NSA failed to preserve some data related to surveillance court case: report

NSA failed to preserve some data related to surveillance court case: report
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The National Security Agency (NSA) deleted data related to surveillance operations despite promises to preserve the data, according to a new report.

The data was connected to a case alleging the NSA surveilled American digital and telecommunications as part of a warrantless wiretapping program ordered by former President George W. Bush.

Politico reported that the NSA was under court orders to preserve data related to the case.

The NSA told a U.S. District Court judge this week that it failed to preserve the content of intercepted internet communications.

But the agency said in a January court filing that it can still comply with the requirements of the case, because it retains metadata related to the deleted information — which would indicate whether the individuals involved were surveilled.

The spy agency also revealed to the court that backup tapes of the intercepted communications were also erased in 2009, 2011 and 2016, according to Politico.

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“The NSA sincerely regrets its failure to prevent the deletion of this data,” the NSA’s deputy director of capabilities, identified as “Elizabeth B.,” said in an October court filing obtained by Politico. “NSA senior management is fully aware of this failure, and the Agency is committed to taking swift action to respond to the loss of this data.”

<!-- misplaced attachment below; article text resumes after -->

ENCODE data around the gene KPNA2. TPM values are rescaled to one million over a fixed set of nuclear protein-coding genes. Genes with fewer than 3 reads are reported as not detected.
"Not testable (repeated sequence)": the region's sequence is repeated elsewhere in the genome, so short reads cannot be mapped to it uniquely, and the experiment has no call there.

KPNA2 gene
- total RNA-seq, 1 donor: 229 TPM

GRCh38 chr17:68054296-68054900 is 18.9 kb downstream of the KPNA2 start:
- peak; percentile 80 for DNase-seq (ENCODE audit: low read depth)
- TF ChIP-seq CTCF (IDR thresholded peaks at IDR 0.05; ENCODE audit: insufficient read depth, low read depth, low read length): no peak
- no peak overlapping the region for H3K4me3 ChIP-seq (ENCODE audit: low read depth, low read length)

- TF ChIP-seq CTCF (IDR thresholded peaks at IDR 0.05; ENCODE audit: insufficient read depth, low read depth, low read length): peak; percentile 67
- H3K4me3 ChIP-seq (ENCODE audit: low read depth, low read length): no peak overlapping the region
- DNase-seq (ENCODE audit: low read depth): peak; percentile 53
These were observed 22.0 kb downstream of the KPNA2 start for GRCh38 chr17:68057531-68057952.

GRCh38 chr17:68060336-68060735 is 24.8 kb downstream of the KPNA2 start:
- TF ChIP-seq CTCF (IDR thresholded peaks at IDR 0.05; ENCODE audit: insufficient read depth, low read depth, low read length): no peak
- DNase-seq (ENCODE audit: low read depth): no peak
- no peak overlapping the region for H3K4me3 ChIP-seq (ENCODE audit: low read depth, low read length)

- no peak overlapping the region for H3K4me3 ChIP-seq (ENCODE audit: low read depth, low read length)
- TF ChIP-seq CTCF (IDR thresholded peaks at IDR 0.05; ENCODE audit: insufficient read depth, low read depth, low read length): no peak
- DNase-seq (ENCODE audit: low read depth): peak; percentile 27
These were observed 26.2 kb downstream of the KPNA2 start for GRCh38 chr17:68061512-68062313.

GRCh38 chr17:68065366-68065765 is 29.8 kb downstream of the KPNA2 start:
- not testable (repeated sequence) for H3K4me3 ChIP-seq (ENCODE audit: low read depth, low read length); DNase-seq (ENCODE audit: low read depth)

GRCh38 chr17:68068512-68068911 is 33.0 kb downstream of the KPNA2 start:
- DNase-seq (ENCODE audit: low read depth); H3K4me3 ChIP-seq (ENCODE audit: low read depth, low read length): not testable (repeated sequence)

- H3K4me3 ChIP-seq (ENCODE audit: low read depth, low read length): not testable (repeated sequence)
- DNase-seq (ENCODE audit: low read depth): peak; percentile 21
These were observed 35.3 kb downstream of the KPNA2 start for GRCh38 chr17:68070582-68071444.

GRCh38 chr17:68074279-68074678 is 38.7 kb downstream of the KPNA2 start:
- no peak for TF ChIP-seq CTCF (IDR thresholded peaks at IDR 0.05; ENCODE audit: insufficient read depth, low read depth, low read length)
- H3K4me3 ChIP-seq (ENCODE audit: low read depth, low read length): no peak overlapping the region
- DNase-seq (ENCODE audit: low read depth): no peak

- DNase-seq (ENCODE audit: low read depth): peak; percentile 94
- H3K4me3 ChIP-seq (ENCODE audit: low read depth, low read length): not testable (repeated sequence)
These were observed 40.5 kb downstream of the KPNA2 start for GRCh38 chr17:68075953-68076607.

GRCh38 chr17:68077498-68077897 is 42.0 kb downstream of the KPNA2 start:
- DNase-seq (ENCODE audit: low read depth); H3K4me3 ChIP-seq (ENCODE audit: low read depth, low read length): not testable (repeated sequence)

In an update to the court this week, an NSA official identified as “Dr. Mark O.” said the data wasn’t “specifically targeted for deletion” but rather “matched criteria that were broadly used to delete data of certain type," Politico reported.

David Greene, an attorney for the Electronic Frontier Foundation which has filed suit against the NSA on behalf of citizens, told Politico that the NSA’s deletion of the data was “really disappointing.”

“Even if you take them at their word that this was just an honest mistake, what it shows is despite your best intention to comply with important restrictions, it can be really difficult to implement,” Greene said. “It shows that with the really tremendous volume of information they’re vacuuming up, it is impossible to be meticulous.”

The revelation comes after President TrumpDonald John TrumpWhat the Mueller report tells us about Putin, Russia and Trump's election Fox's Brit Hume fires back at Trump's criticism of the channel Anti-US trade war song going viral in China MORE signed a six-year renewal of Section 702 of the Foreign Intelligence Surveillance Act on Friday.

Section 702 allows the U.S. to spy on foreigners overseas. The intelligence community says the program is a critical tool in identifying and disrupting terror plots.